I am intensely curious about how people make decisions. Senior lawyers in law departments, all lawyers in fact, spend the common coin of making decisions, of choosing among various ideas and multiple possible actions. Should we sue or not; is the mark subject to registration; can we negotiate for this point; is the loss material?
So when I read in Consulting to Management (Vol. 16, No. 1, March 2005) the following, it seemed worth sharing:
A survey of over 2,000 top executives shows that they rely more on intuition than they admit. They don’t admit it because intuition, being so subjective, is often mistrusted or negatively perceived as a decision-making strategy. [Citation to a 1992 article in Industrial Mgt.]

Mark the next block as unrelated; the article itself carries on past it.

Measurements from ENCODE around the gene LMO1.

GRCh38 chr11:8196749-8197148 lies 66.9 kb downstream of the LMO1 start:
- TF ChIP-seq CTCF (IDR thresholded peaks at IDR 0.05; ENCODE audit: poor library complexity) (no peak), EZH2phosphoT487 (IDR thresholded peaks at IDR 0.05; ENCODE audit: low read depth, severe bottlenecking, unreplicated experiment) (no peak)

Lawyers, steeped through law school and practice in reasoning from cases and statutes, trained to proceed step by step and point by point, honored for incisive questions and discriminating distinctions, find it especially hard to go with their gut. “Feeling” that a decision is right is “negatively perceived.”
Yet, if you read Antonio Damasio’s Descarte’s Error or anything about neuropsychology, you realize that our decision-making apparatus partakes of as much cerebral order as it does genetic hard-wiring, chemical reactions, and bodily signals that guide us faster than thought. We are far from the rational creatures we pride ourselves to be. (I wrote an article about decision traps as they affect lawyers.) Intuition in law departments has a vital place and those who learn to listen and trust can often succeed where Spock falls flat.